There should never be a war in the Korean peninsular. Although the North Korea uses its nuclear threats against the pre-emptive military strike from the US, the prospects of the war would be devastating to both the North and South. The US should resume dialogue in order to produce a substantive result, close to signing a non-aggression pack with North Korea. The cost of another Korean War is too much for the whole world to bear. The eventual demise or collapse of the North Korean regime should not by the military force but by the peaceful dialogue and reconciliation.
Daniel, USA

As awful and inhumane as the North Korean regime is, it has not invaded a neighbour in the last 50 years, has never used WMD, and is not in violation of a UN resolution under Chapter 7 (the chapter governing use of force). North Korea will make noise, but will not start a war guaranteeing violent annihilation. The regime is close to collapse. The best course of action, for everyone involved is to await their imminent internal implosion.
Tara, USA

Once the unstable regime in Iraq is eliminated, the one in North Korea will realise that the United States must be taken seriously in its efforts to rid the world of despots that would hold the civilised world hostage with nuclear threats. The axis of evil is going down.
Joe, USA

North Korea is militarily strong enough to deter and make Mr Bush and Mr Blair think twice before making a strike. Iraq is weaker. A frightening precedent, this shows that all countries have to be militarily strong enough to make the aggressor think twice.
Andy, USA

North Korea is completely different to Iraq because they have already got some nuclear weapons. Any conflict in Iraq will be for the express purpose of preventing a similar situation arising there. The policy for North Korea is more likely to be one of containment due to their nuclear capability. The hope will then be that the regime will collapse after the cessation of foreign aid as they don't have oil to bail them out.
Andrew Myles, UK

There are several distinct differences between North Korea and Iraq. Firstly, NK didn't invade another country 12 years ago and since then completely dishonour every UN resolution. Secondly, NK's actions are in breach of an agreement with the US, not the UN, which in my opinion does not make them an immediate priority as Iraq should be considered. Lastly, neither situation constitutes the need for war, but whatever happens with Iraq, NK will certainly get the attention it so desperately wants in the months that follow.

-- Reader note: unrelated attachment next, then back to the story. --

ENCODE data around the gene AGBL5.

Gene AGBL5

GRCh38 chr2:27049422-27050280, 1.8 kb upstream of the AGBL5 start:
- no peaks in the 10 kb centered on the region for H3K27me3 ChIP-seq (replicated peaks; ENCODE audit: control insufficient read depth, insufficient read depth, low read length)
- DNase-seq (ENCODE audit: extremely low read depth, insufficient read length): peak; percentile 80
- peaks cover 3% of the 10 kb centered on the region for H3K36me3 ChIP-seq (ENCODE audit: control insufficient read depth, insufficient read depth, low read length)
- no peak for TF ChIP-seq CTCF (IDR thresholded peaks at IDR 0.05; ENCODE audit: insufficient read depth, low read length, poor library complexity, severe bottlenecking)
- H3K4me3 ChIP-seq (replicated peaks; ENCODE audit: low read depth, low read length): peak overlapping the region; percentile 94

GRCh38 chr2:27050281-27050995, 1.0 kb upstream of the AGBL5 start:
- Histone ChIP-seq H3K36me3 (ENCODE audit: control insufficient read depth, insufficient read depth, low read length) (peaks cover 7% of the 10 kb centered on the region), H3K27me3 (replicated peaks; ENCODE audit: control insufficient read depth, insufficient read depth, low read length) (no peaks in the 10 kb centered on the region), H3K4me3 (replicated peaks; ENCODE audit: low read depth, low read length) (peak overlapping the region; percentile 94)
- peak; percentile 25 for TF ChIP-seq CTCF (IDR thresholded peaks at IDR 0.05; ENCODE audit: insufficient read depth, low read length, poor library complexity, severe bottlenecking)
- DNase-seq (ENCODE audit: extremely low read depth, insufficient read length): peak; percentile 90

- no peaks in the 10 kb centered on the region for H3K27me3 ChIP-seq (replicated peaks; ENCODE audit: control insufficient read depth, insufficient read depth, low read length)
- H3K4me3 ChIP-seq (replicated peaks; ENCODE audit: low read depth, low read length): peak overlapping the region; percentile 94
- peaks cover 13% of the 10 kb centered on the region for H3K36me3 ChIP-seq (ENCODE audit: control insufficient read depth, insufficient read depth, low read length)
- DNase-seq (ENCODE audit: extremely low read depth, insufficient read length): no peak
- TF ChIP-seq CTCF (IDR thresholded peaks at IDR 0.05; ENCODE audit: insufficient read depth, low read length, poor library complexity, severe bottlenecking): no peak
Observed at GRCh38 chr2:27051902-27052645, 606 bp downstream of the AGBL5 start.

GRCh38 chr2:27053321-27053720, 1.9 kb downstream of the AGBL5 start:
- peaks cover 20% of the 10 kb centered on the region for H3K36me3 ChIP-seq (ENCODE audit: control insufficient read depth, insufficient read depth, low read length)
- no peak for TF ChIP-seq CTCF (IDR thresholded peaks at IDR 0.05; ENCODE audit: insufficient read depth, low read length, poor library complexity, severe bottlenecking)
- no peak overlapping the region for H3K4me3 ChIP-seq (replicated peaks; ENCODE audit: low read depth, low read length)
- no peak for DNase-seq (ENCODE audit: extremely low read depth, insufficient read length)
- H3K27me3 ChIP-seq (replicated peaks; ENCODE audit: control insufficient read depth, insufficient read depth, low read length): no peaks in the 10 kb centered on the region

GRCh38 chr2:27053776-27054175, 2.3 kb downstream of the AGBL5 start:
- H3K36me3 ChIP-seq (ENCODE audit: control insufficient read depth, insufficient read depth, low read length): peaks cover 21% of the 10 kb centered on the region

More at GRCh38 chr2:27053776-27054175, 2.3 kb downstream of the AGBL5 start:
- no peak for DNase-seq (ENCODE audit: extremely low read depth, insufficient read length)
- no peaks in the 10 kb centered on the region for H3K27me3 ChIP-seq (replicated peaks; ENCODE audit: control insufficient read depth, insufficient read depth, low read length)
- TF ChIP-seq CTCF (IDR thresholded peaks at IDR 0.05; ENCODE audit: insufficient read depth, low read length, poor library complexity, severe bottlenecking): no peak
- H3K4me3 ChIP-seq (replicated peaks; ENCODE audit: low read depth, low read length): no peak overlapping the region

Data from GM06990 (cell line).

Andrew G., USA

Korea's stance of pre-emptive strike against a potential aggressor is just the stance the US is taking on Iraq

Aaron R, USA
The only reason why there is a significantly larger focus on Iraq is for one reason only: Oil. One country admits to being able to produce nuclear weapons while the other keeps giving into more demands (while Bush keeps saying that they're not complying). After all, with the military build up in the Middle East, it would not be profitable unless the US actually went into Iraq and took the oil. And since the US is a capitalistic nation, it obviously wouldn't do anything unless it profited the country financially. Korea's stance of pre-emptive strike against a potential aggressor is just the stance the US is taking on Iraq.
Aaron R, USA

If the U.S. increases its presence and North Korea did detonate a nuclear weapon at those forces (perhaps even with non conclusive evidence pointing to them) would the U.S. use its nuclear weapons in full force against the regime and its military? And would the U.N. support such a strike with such high civilian loses? - Or would it propose full scale invasion, the likes of which have not been seen since WWII? At the end of the day, which do we value more? The lives of 100 of our citizens, or the lives of 1000 of someone else's "Third World" citizens? Not an easy question, but one we answer everyday we let world hunger, disease and warlords continue throughout that part of the world while we live in comparative comfort.
Dave Smith, Scotland

Simply stop helping the country out. The aid is not getting through to the people and it is reasonable to assume that the money and resources needed to support their vast military program is coming at least in part from not having to buy the stuff that other countries give them. Until either someone invades them (which doesn't bear thinking about) or their own population turns on them, the North Korean leadership will continue to do exactly as it pleases. And that includes making nuclear toys to threaten everyone else with